Friday, 19 June 2009

stories of almost everyone

This blog is taking part in a seminar tomorrow called 'Changing Climate Stories'. It's part of the 'Two Degrees' week at Artsadmin.

The point of the seminar is to discuss the way people imagine and tell stories about climate change.

Some of tomorrow's group (which includes poets, academics and activists) are also bloggers, and very good ones: Dan Box (Journey To The Sinking Islands), Samantha Ellis (here), Abbie Garrington (springcoppice), Caspar Henderson (The Book of Barely Imagined Beings and Grains of Sand), Caleb Klaces (RSA arts & ecology) and Joe Smith (

Many MSM commentators were dismissive, first of blogs, then of Twitter. But nothing could have demonstrated the power of new media more vividly than this week's events in Iran.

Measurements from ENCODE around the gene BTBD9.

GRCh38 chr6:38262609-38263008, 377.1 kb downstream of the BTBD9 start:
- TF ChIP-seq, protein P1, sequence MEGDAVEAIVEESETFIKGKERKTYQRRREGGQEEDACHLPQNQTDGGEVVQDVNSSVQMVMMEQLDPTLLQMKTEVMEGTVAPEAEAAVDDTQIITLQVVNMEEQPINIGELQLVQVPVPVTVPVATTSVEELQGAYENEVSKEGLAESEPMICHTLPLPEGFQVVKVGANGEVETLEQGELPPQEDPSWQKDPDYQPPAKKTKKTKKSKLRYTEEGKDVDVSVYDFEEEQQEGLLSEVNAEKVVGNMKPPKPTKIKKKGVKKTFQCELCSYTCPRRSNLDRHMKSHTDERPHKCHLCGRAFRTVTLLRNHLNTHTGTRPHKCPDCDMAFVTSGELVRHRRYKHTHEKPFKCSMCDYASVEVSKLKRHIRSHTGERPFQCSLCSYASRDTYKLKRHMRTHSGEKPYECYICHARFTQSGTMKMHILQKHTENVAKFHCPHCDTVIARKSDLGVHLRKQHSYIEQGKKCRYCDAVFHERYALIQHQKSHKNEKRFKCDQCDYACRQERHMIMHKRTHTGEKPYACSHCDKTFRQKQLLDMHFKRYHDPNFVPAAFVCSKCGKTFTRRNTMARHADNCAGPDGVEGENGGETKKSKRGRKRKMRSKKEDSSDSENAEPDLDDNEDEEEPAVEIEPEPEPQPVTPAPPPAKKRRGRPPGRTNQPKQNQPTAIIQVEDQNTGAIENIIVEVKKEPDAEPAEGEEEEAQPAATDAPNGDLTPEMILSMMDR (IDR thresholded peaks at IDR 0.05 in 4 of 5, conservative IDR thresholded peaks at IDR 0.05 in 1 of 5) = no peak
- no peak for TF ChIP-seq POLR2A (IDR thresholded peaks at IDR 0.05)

There's a connection between democracy and cultural diversity, and also between cultural diversity and biodiversity, and that connection isn't merely metaphorical. The people who will be most affected by climate change - the poorest of the poor - will have to struggle to get heard.

And stories are the best way to reach a wider audience. Especially if the stories are short, well-written and online.

The veteran American editor and historian Lewis Lapham once dismissed blogs; he now modestly plans to turn blogging into an art form:

'The internet lends itself to compression, to short form. There’s a wonderful new book by Eduardo Galeano called Mirrors. I could teach myself how to write an entry along the lines of the kinds you see in the book - stories that have an aperçu. He can sometimes within the space of 600 words tell a small and illuminating story.'

The subtitle of Mirrors? 'Stories of Almost Everyone'. It's one model for changing climate stories.

pic: House of Mirrors

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